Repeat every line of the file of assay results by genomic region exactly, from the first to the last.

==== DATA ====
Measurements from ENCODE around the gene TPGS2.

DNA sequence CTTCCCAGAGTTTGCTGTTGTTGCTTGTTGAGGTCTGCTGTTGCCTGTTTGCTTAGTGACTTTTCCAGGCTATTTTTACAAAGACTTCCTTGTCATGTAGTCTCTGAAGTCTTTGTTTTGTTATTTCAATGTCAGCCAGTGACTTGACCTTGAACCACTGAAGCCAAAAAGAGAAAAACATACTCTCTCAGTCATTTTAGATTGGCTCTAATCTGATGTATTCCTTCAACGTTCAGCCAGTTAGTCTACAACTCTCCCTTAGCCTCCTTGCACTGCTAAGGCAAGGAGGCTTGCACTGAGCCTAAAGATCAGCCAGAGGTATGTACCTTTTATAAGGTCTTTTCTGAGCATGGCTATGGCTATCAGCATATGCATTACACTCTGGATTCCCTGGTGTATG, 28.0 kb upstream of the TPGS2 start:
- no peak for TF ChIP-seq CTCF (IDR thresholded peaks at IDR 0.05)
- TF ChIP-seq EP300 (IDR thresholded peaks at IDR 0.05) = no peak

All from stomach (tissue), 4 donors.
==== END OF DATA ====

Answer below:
Measurements from ENCODE around the gene TPGS2.

DNA sequence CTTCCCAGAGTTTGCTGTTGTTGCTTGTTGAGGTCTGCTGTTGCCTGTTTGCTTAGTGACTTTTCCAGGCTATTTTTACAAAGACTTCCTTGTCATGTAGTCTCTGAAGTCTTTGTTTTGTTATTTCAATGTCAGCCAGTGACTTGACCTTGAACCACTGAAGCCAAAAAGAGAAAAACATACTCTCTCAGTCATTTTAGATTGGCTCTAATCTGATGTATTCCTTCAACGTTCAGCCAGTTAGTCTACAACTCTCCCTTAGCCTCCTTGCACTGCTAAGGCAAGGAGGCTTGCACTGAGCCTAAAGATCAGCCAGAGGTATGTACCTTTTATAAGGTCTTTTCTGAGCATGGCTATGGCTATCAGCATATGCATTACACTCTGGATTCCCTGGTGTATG, 28.0 kb upstream of the TPGS2 start:
- no peak for TF ChIP-seq CTCF (IDR thresholded peaks at IDR 0.05)
- TF ChIP-seq EP300 (IDR thresholded peaks at IDR 0.05) = no peak

All from stomach (tissue), 4 donors.